A state appellate court has rejected the City of Malibu’s argument that the state Legislature could not require the California Coastal Commission to adopt a local coastal program (LCP) for Malibu. The court also ruled that the Coastal Commission-prepared LCP is not subject to a local voter referendum.

The court showed little patience with the city, stating that “Malibu stood head and shoulders above other entities in the burden it placed on the Commission.”

The Coastal Act required all cities and counties with land in the coastal zone to adopt LCPs many years ago, but some jurisdictions — including Malibu, which incorporated in 1991 — have never adopted a plan. When a jurisdiction lacks an LCP, the Coastal Commission must make nearly all land use decisions within the jurisdiction’s coastal zone. All of Malibu lies within the coastal zone. Over the years, the Commission has commonly had to devote one full day every month only to applications from Malibu. From 1997 to 1999, the Commission received 976 applications from Malibu, far more than from any other city or county.

Weary of having to conduct “Malibu days,” the Commission sponsored state legislation in 2000 (AB 988 – Hertzberg) that required the Commission to write an LCP for Malibu. The successful bill amended the Coastal Act.

In 2001, after years of intense battles and apparently spurred by AB 988, the city adopted an LCP. However, the Commission declined to certify the plan because of the state legislation. A year later, the Commission adopted an LCP for Malibu. By October 2002, opponents of the Commission’s plan had gathered enough signatures to force a local referendum onto the ballot. With the referendum pending, the City Council declared the Commission’s plan invalid and said the Commission should continue to process development applications. The Commission responded that the LCP was in effect and that the city should use the LCP to process applications. The standoff has prevented the issuance of any coastal permits in Malibu for two years.

Of course, the city and the Commission went to court. Los Angeles County Superior Court Judge Alan Goodman ruled for the Commission, ordering Malibu to process applications and prohibiting a referendum. The city appealed, and a three-judge panel of the Second District Court of Appeal, Division Eight, upheld the lower court.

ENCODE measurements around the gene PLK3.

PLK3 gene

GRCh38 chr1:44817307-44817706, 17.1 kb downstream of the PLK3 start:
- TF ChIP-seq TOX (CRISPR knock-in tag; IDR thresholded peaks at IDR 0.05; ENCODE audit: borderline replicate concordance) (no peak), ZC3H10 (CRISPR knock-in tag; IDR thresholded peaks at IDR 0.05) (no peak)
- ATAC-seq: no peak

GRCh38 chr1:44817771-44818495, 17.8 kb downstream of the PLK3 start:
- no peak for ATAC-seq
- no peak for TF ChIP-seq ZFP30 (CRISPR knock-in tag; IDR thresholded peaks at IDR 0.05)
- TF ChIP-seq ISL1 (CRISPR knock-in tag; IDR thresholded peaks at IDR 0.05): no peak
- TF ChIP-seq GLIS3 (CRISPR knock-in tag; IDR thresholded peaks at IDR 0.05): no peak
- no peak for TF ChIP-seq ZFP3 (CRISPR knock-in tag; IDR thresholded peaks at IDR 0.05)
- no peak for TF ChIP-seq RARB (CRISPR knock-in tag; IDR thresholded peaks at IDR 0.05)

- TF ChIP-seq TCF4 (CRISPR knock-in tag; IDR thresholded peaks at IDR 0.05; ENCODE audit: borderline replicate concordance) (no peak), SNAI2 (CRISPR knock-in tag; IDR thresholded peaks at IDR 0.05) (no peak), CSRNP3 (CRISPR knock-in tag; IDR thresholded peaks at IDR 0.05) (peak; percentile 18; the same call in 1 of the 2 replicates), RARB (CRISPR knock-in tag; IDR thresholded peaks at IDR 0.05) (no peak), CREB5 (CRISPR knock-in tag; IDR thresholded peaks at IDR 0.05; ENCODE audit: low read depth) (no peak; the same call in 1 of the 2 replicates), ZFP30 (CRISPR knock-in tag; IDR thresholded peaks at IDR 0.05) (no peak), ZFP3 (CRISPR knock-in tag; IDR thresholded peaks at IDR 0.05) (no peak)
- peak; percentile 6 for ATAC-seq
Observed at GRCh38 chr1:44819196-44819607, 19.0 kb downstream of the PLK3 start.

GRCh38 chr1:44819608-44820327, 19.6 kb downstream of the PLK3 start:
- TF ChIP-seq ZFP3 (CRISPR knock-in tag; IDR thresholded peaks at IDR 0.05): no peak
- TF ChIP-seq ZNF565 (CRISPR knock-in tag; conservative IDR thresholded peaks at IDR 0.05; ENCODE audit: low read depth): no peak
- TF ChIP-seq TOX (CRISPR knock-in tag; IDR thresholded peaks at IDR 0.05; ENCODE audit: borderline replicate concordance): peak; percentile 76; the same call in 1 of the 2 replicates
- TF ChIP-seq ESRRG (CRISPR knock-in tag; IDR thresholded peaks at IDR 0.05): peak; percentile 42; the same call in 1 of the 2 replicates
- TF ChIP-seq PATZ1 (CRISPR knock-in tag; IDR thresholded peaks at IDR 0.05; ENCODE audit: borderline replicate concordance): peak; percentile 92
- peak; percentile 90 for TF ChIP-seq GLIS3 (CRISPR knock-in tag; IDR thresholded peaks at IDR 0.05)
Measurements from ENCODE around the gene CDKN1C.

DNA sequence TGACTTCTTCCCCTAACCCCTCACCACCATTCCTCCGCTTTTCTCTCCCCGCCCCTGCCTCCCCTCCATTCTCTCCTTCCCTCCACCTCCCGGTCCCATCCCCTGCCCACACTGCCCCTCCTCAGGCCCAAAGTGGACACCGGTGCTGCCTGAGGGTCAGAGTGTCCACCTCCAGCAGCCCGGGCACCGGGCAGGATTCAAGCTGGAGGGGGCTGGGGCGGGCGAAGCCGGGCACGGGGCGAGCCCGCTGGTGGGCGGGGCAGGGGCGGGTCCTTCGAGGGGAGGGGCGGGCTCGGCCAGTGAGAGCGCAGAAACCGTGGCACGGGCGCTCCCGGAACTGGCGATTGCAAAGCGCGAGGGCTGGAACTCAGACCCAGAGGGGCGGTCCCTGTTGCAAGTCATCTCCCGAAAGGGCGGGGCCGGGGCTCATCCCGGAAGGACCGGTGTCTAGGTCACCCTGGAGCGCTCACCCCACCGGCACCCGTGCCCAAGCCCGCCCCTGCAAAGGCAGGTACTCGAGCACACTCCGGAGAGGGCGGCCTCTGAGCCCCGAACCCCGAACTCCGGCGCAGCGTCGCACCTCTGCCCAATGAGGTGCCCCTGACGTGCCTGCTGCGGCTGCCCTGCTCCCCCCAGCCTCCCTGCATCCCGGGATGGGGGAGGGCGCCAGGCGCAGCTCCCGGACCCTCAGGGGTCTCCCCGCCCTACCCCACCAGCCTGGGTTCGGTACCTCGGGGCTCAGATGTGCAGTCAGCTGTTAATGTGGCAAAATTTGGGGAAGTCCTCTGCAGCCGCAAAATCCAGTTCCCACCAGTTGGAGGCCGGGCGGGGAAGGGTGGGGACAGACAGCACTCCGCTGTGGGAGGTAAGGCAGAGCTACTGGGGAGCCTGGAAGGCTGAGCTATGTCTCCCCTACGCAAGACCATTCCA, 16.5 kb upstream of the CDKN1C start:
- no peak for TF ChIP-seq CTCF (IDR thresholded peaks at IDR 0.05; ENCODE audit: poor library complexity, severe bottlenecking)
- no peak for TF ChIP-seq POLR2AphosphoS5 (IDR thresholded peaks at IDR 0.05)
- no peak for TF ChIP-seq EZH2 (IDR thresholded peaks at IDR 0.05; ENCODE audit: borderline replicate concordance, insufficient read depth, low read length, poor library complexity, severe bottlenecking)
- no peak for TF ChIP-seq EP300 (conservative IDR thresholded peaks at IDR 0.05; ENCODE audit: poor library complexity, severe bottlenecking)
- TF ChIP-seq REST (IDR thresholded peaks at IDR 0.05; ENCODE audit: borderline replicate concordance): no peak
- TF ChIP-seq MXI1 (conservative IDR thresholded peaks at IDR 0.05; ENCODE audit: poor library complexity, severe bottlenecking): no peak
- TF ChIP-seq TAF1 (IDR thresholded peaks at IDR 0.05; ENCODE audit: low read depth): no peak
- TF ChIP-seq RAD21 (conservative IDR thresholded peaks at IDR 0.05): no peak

On appeal, Malibu argued that AB 988 was unconstitutional special legislation that, with no rational basis, singled out the city. Many other coastal cities have not adopted LCPs, Malibu noted.

The Second District rejected this argument because of the extraordinary burden Malibu had placed on the Commission. Similar sized and even larger cities generated far fewer applications for the Commission to weigh, the court pointed out. “Contrary to Malibu’s contention, the Legislature was entitled to select Malibu from among cities that had not implemented an LCP because the state is entitled to solve a problem incrementally, starting with the worst offenders first,” Justice Laurence Rubin wrote for the court.

The city further argued that the state could not pre-empt local land use control and that the Commission is an administrative agency that may not exercise unfettered legislative authority.

As for the pre-emption argument, the court ruled that the state may pre-empt local regulation in matters of statewide concern. Citing Yost v. Thomas, (1984) 36 Cal.3d 561, 571, Rubin wrote, “There is ‘no doubt that the Coastal Act is an attempt to deal with coastal land use on a statewide basis.’”

As for the Commission’s legislative authority, the court found that “the Coastal Act provides sufficient guidance to the Commission.”

The court then turned to the question of referendum. Malibu argued that the LCP enacted local laws, to which the citizens’ right to referendum applied. The court, however, said that the City Council’s failure to act had cost the citizens’ their right.

According to the court, The Legislature may “withdraw a local community’s right of referendum” in at least two ways: By stating it intends to pre-empt the discretion of the local legislative body, or by delegating legislative power “exclusively to a local governing body [so] as to indicate its intent to preclude the citizens’ otherwise coextensive right of referendum.” Both of those circumstances were present in the Malibu case, the court determined. The legislation required the Commission-prepared LCP to take effect immediately, permitting no time for a referendum. And, the legislation assigned the power to enact the LCP solely to the Commission.

Added Justice Rubin, “Good governance cannot permit local voters to override a state decision with a local referendum … to permit voters to overturn state enactments would upend our governmental structure and invite chaos.”

If Malibu voters want change, they should have the City Council petition the Commission for amendments to the LCP, or even lobby the Legislature to regain power to write a new plan, the court suggested. Although both of those things may eventually happen, it appeared the city’s first move would be to ask the state Supreme Court to review the case.

The Case:
City of Malibu v. California Coastal Commission, No. B168229, 04 C.D.O.S. 7805, 2004 DJDAR 10519. Filed August 23, 2004.
The Lawyers:
For the city: Christi Hogin, Jenkins & Hogin, (310) 643-8448.
For the Commission: John Saurenman, deputy attorney general, (213) 897-2702.